Widespread Hazardous Weather Conditions

Governor Hochul has issued a statement alerting New Yorkers to prepare for the anticipated high heat and poor air quality. There is also the potential for thunderstorms and rainfall associated with Hurricane Beryl. New York weather systems can be highly regionalized, and all providers are urged to monitor local weather forecasts and alerts from a reliable source like the National Weather Service (NWS).

High Heat: NYC Metro, Hudson Valley, Long Island

New Yorkers around the state are urged to monitor their local forecasts as above average temperatures in combination with increased humidity will result in hazardous heat conditions in the coming days. “Feels like temperatures” at or above 95 degrees may result in an increased risk of heat illnesses. The National Weather service has issued heat advisories for the Hudson Valley, New York City, and portions of Long Island beginning at noon today (Monday, July 8). The heat is expected to continue into Tuesday.

Healthcare providers, including home and community-based services organizations, should anticipate and prepare for an increase in heat-related illnesses and complications among vulnerable populations. Most heat-related illness sufferers do not have (or don’t use) air conditioners and succumb in their own homes.

Homecare agencies and healthcare providers are strongly urged to contact their caregivers and most vulnerable patients to raise awareness and advise them to stay cool and well hydrated. Be vigilant in monitoring for symptoms of possible heat-related illnesses such as dehydration, heat cramps/exhaustion/stroke, and complications from heart and lung disease.

Instruct patients and caregivers to use home air conditioners or seek cooling centers or locations that are air-conditioned such as a mall, library, or supermarket.

  • A list of cooling centers can be found on the NYSDOH Cooling Center Locator. New York City residents can call 311 or visit the city’s cooling center website to find safe locations during a heat wave. Note that the NYC cooling centers (and the website tool) are only activated during times of high heat.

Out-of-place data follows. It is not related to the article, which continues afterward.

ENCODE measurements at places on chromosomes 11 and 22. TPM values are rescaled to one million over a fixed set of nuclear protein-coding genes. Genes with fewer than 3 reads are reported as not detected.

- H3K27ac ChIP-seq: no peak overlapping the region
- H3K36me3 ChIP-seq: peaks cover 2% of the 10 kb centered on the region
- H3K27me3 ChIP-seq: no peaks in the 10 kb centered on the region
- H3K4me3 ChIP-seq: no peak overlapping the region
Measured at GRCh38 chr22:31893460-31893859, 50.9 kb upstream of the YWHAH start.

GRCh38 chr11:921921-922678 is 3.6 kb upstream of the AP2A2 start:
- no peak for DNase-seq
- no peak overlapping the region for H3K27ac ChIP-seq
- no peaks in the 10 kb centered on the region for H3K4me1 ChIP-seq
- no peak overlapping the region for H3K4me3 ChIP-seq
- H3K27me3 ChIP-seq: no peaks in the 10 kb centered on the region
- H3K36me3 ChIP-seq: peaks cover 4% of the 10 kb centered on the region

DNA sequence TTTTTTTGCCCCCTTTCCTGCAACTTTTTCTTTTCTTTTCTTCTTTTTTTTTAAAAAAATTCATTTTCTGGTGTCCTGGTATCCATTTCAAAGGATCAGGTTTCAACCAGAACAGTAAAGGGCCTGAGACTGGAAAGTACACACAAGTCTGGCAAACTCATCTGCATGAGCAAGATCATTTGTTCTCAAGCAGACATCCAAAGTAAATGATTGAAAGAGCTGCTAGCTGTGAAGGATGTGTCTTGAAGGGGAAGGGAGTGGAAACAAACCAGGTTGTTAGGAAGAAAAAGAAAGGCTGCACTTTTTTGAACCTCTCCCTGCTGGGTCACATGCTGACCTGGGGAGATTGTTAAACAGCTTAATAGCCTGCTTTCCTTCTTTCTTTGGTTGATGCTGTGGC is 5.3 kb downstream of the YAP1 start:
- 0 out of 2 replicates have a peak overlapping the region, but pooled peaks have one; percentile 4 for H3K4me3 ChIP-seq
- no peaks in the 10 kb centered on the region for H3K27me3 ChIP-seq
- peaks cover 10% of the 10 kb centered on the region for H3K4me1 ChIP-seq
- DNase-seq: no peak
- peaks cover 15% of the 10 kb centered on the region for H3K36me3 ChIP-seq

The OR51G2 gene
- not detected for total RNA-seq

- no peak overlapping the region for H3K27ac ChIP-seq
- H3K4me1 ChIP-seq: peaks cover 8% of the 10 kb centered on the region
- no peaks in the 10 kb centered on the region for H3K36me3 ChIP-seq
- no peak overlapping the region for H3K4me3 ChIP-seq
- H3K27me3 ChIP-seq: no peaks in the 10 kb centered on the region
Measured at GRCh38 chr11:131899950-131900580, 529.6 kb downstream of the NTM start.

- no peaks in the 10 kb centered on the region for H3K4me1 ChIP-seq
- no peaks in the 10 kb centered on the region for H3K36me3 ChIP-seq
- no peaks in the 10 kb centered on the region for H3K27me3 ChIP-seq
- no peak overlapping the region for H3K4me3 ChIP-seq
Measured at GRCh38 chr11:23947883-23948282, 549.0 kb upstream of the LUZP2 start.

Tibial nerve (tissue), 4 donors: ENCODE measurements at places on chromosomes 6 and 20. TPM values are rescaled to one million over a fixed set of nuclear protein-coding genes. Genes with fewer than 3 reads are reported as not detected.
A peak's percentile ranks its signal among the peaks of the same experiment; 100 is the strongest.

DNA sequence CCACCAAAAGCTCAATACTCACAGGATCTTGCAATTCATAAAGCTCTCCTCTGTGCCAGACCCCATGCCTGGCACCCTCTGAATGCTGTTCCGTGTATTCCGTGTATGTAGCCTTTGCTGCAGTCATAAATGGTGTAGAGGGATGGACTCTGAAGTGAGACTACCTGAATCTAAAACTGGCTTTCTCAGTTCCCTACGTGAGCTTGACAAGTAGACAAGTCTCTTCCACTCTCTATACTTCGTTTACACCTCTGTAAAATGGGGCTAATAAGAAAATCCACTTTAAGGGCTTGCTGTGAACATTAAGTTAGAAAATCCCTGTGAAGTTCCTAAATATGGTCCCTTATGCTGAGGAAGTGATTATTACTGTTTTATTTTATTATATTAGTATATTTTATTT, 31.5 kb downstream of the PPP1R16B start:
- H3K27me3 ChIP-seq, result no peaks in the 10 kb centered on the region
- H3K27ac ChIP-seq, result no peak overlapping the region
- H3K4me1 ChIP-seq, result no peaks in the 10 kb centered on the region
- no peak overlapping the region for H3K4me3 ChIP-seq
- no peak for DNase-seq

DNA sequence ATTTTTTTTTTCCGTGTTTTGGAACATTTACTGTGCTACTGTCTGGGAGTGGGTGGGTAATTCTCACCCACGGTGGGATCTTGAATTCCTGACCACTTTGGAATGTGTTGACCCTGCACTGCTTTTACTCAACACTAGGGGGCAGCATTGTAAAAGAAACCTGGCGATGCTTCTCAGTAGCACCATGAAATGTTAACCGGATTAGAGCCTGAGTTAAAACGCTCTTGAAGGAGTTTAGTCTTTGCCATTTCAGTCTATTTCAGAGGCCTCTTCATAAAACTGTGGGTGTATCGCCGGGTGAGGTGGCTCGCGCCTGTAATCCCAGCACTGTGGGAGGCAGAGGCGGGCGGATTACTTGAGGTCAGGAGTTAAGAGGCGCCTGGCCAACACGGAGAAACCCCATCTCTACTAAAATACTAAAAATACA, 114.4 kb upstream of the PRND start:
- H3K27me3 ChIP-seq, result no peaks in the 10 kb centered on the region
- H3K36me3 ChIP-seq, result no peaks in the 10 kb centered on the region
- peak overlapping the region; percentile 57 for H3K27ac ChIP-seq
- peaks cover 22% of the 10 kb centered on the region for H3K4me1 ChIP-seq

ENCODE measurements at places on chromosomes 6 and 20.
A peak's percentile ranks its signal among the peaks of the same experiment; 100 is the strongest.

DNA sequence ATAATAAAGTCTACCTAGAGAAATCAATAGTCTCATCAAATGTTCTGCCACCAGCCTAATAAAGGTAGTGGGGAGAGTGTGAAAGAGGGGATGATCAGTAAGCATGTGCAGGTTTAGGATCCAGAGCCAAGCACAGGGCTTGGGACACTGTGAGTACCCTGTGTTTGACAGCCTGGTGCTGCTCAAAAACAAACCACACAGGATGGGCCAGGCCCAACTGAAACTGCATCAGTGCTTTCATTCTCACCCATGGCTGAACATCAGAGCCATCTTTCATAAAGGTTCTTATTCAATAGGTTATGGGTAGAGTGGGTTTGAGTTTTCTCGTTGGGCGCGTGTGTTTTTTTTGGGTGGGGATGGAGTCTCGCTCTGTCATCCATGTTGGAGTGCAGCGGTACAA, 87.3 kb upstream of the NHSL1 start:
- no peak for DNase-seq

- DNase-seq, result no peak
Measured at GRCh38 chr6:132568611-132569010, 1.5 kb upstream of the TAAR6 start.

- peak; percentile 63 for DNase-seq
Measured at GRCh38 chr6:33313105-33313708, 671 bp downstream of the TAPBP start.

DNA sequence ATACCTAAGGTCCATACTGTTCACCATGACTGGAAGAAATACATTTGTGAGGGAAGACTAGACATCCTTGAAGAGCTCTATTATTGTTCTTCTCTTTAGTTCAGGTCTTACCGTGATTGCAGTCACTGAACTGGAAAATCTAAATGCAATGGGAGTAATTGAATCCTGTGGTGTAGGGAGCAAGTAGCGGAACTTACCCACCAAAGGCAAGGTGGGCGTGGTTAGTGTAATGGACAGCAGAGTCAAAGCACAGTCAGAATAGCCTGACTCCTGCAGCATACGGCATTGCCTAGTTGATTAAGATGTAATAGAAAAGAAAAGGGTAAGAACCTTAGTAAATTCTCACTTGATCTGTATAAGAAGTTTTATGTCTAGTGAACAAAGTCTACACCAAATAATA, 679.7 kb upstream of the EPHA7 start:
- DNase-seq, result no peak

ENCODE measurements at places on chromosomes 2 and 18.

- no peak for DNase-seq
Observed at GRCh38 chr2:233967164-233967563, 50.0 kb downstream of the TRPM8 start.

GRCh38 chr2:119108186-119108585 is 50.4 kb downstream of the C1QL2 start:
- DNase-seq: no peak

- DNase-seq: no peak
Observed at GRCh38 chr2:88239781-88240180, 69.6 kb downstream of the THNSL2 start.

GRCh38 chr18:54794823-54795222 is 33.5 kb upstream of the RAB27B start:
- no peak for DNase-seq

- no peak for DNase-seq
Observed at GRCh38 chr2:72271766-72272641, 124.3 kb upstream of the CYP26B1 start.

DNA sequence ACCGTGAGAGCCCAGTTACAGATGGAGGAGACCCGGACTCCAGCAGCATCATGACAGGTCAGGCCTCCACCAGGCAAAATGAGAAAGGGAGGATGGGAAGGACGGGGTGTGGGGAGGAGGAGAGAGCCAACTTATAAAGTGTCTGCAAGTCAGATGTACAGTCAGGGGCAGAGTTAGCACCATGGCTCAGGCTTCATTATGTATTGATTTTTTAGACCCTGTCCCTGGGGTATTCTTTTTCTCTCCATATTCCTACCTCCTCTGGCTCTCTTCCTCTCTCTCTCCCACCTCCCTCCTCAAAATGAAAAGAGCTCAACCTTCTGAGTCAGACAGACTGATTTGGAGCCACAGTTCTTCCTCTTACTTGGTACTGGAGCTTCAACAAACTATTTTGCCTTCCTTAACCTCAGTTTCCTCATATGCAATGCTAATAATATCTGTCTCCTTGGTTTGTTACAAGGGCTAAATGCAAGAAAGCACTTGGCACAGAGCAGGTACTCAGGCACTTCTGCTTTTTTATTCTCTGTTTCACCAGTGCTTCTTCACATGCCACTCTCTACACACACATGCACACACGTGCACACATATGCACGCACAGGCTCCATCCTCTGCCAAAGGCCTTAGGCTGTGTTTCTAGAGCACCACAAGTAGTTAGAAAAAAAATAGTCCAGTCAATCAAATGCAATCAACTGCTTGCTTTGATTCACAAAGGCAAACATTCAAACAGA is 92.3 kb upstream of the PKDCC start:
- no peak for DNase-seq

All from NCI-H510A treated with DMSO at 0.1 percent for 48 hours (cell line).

• DOH has additional resources on their Extreme Heat Advice webpage. Visit the Department of Environmental Conservation website for more information on NY State efforts regarding extreme heat and its effects on individuals.
  • Those in need of air conditioning units or utility assistance can be referred to the Home Energy Assistance Program (HEAP) cooling assistance program. Medical documentation is not necessary to show need, but your clients may need help with the application. HCP reminds providers that home care workers are also safer in an air-conditioned environment during a high-heat event.
  • Monitor weather conditions daily to keep workers informed, and be sure caregivers keep patients informed of weather alerts at each shift.

Air Quality: NYC Metro

The Departments of Environmental Conservation (DEC) and DOH also issued an Air Quality Health Advisory in the New York City Metro (New York City, Rockland, Westchester) region for ozone today, July 8 until 11pm.

People with cardiovascular or respiratory diseases (like asthma), young children, outdoor exercisers, and those engaged in strenuous outdoor work should consider limiting intense physical activity during high ozone periods, typically from afternoon to early evening. Moving indoors can often reduce exposure to elevated ozone levels. If you experience symptoms such as shortness of breath, chest pain, or coughing, consult your personal physician.

Ozone levels usually drop at night. During the day, you can help minimize ozone levels by reducing car travel and using public transportation when possible.

Thunderstorms and Rain: Upstate Regions

There is the potential for thunderstorms and rainfall associated with Hurricane Beryl beginning Tuesday night, July 9 and extending into Thursday, July 11 for much of upstate. Isolated instances of flash flooding are possible.

HCP urges all providers to monitor local forecasts, inform staff and patients, and prepare vehicles and households for these weather events. Use extreme caution when traveling, as roadways may be flooded and infrastructure can be damaged. NEVER drive through standing water.

HCP Support

HCP encourages you to sign up for NY Alert, the state’s Mass Notification System to warn citizens in a timely manner of emergencies and provide other critical information.

Monitor weather conditions daily to keep workers informed, and be sure caregivers keep patients informed of weather alerts at each shift.